French Company, Areva to Supply Nuclear to South Africa

By Oliver Ngwenya    15-Oct-2014 05:15 UTC+02:00

In the always ever-changing world of South African politics and economics, it was announced that President Zuma had given the Energy Minister the go ahead to sign a deal with a French organisation in the cooperation of alternatives forms of energy. Announcing the decision on Friday, the Presidency, in a statement, announced that President Jacob Zuma had given the Minister of energy, Tina Joemat-Pettersson the nod to sign the nuclear deal between the South African government and their French counterparts. Presidential speaker, Mr Mac Maharaj added that President Jacob Zuma has, in terms of section 231 of the Constitution of the Republic of South Africa, granted authority to Joemat-Pettersson, to sign an agreement on co-operation in the development of peaceful uses of nuclear energy, between the government of the Republic of South Africa and the government of the French Republic.” The details of the deal,he said, would be discussed by the minister and his French counterpart.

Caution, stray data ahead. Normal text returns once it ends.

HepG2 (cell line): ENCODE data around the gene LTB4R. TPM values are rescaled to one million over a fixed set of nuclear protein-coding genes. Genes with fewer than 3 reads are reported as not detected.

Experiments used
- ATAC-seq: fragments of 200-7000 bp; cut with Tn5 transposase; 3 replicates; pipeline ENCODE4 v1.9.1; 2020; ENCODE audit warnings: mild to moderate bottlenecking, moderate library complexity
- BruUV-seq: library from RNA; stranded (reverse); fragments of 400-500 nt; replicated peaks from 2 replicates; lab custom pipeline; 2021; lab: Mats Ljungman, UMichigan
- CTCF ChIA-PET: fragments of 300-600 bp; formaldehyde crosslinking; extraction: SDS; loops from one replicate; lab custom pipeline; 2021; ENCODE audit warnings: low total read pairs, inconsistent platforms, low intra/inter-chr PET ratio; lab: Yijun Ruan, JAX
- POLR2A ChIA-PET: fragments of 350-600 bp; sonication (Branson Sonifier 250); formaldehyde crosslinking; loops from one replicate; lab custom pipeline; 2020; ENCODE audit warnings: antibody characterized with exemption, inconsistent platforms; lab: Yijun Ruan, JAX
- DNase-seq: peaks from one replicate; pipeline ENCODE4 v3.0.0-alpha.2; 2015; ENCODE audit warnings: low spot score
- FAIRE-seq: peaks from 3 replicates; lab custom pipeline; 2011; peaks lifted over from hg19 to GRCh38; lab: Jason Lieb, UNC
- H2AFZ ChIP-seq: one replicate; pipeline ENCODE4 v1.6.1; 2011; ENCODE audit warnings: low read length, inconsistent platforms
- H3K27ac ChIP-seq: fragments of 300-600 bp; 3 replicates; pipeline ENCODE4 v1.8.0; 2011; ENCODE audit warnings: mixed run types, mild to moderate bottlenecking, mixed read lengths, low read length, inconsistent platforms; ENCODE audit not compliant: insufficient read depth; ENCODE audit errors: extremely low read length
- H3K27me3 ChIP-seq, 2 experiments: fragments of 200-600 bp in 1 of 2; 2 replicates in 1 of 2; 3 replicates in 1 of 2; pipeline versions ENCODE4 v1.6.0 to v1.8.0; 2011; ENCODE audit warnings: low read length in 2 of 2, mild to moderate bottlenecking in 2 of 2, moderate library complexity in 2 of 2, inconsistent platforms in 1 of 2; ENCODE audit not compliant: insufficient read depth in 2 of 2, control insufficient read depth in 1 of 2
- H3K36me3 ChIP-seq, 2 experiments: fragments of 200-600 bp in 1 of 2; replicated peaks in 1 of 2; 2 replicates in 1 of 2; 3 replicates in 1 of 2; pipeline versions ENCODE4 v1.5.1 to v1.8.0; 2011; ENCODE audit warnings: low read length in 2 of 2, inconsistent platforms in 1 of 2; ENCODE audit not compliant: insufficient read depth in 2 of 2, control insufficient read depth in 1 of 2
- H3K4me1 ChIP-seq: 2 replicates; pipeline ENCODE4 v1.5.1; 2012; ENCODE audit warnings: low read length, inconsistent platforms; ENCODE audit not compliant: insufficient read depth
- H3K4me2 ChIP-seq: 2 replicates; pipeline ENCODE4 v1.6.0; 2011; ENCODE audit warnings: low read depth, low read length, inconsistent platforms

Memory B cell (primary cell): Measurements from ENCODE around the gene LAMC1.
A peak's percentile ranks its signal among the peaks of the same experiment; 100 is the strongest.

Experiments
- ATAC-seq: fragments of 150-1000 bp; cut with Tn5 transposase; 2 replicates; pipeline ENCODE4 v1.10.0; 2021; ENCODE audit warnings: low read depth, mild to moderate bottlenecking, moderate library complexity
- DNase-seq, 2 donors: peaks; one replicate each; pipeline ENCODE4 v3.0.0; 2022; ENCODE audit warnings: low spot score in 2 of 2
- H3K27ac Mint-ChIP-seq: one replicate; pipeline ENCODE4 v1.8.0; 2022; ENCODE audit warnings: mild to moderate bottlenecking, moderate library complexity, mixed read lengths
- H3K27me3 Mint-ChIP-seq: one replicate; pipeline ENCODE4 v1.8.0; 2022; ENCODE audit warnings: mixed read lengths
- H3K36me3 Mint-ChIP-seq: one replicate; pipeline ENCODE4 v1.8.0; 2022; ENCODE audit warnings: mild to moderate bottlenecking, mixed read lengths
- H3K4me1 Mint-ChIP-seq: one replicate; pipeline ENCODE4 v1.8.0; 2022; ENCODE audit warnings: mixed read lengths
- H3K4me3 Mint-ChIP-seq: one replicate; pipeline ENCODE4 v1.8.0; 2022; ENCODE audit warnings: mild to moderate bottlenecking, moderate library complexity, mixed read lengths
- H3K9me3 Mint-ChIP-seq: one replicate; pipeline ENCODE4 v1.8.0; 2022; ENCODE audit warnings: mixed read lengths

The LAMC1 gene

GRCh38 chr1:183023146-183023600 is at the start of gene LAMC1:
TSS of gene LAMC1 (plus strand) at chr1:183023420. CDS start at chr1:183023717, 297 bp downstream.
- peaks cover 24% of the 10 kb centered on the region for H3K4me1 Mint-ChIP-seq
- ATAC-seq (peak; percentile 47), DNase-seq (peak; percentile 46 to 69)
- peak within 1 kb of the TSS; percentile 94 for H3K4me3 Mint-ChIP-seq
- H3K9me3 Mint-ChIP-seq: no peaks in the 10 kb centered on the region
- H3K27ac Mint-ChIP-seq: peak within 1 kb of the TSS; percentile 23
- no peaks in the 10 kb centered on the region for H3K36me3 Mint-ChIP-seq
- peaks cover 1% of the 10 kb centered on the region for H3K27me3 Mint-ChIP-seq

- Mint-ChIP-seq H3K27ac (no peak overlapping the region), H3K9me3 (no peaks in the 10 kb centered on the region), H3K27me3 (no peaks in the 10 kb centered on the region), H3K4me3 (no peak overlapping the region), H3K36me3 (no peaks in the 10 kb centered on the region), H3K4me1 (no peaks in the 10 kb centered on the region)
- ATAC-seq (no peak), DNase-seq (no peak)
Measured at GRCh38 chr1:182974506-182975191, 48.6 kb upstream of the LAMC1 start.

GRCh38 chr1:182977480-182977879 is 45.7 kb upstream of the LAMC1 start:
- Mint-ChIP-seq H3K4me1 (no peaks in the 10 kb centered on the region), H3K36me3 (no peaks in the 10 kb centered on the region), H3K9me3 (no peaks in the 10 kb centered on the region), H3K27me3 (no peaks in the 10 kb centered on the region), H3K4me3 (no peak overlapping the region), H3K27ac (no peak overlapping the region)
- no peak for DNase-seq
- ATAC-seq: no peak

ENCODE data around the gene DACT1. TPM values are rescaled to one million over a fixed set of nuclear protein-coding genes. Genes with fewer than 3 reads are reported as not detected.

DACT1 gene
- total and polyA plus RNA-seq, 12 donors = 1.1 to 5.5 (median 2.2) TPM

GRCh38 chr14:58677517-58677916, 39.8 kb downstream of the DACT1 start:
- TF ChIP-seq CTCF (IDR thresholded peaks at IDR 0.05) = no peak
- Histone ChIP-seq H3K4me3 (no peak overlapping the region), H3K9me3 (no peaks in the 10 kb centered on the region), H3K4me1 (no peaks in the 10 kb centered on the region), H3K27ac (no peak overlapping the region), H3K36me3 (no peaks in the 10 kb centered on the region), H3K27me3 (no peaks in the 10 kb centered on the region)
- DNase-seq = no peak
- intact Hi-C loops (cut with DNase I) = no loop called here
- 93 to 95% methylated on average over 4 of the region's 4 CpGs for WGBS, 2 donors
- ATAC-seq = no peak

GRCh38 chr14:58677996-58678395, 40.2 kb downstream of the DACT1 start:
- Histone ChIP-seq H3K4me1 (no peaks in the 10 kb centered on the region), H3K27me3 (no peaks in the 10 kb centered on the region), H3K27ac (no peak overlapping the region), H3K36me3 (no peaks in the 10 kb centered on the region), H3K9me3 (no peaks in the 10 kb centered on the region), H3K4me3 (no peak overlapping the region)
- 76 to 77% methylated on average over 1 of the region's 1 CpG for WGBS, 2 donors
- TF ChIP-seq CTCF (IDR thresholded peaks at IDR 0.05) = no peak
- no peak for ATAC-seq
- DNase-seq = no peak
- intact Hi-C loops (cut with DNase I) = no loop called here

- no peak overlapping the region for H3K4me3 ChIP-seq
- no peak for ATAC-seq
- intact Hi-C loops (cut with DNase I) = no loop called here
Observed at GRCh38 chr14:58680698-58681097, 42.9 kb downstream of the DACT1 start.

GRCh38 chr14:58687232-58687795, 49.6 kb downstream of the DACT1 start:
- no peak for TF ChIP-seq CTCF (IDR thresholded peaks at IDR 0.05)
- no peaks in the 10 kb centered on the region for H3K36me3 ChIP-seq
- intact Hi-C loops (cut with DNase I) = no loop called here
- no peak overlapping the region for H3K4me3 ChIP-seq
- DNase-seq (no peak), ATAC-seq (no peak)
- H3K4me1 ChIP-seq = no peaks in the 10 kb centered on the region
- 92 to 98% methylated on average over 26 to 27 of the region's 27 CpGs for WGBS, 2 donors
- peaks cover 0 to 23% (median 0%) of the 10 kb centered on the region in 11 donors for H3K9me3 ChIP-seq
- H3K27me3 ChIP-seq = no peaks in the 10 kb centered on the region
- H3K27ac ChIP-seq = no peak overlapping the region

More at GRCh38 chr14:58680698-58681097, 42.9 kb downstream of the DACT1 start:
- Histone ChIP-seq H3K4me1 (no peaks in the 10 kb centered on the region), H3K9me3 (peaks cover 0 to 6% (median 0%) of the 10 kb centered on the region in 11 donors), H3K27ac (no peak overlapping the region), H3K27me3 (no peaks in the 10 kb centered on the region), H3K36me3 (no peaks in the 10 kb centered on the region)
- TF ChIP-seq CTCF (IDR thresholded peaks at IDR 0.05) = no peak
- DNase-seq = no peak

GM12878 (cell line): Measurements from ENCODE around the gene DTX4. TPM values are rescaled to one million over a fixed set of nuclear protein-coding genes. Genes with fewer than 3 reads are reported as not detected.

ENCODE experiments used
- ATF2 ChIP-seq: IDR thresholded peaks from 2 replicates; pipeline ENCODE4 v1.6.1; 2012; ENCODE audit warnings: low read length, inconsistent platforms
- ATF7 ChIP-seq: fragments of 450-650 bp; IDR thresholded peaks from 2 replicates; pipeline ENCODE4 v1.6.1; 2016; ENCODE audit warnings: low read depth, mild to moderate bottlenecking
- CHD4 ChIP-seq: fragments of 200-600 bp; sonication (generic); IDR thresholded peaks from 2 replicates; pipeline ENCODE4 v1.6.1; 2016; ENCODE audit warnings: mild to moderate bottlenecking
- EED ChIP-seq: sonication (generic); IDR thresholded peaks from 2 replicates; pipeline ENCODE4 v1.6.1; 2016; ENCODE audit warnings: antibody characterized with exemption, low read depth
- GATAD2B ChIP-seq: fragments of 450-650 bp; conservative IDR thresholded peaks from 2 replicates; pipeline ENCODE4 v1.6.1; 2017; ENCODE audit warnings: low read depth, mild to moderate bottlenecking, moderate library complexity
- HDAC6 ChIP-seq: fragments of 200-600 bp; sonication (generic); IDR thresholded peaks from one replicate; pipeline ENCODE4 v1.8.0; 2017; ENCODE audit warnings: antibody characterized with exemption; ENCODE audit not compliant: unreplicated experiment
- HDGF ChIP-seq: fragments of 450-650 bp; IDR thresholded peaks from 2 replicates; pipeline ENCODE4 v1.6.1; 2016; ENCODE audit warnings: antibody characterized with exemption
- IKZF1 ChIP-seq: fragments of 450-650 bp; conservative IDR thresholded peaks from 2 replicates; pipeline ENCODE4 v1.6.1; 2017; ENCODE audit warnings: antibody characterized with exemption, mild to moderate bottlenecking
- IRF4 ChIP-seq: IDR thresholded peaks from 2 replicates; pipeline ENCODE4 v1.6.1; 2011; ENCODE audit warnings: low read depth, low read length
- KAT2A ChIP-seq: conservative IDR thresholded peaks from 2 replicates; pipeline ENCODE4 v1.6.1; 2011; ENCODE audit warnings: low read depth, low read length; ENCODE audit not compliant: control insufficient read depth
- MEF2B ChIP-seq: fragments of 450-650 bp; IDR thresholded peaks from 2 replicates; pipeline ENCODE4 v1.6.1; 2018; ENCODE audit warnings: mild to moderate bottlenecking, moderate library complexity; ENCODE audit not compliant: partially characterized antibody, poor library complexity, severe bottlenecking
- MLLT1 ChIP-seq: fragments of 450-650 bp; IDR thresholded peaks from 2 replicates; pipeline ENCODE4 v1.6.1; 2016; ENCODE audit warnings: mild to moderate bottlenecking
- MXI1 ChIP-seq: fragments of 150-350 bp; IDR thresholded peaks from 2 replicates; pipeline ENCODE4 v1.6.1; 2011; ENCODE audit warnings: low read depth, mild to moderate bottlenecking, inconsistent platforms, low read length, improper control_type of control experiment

The decision comes against the background of an Eskom that has taken four years in order to arrive at a decision as to who would manufacture and supply six new steam generators for its Koeberg Nuclear Station. They had finally narrowed it down to two companies, Areva, the French company which ended up being accepted and Westinghouse, an American-Japanesecompany. As far as the Eskom procurement committee was concerned, the company that could best do the job was the latter company. However, as soon as the politicians started getting involved, there was a change in preferences, resulting in the R4.1-billion tender going the French way.

This whole furore comes against the backdrop of the public outcry after President Zuma travelled on his own to meet with his Russian counterpart to discuss exchanges in the nuclear energy field. After some criticism, the presidency had announced that the Russian trip had only been to discuss the possibility of bilateral trade in the field. The announcement by the presidency will most likely put to rest the speculation about nuclear power procurement in South Africa. In addition, it is anticipated that progress will be made quickly in the important area of nuclear power.

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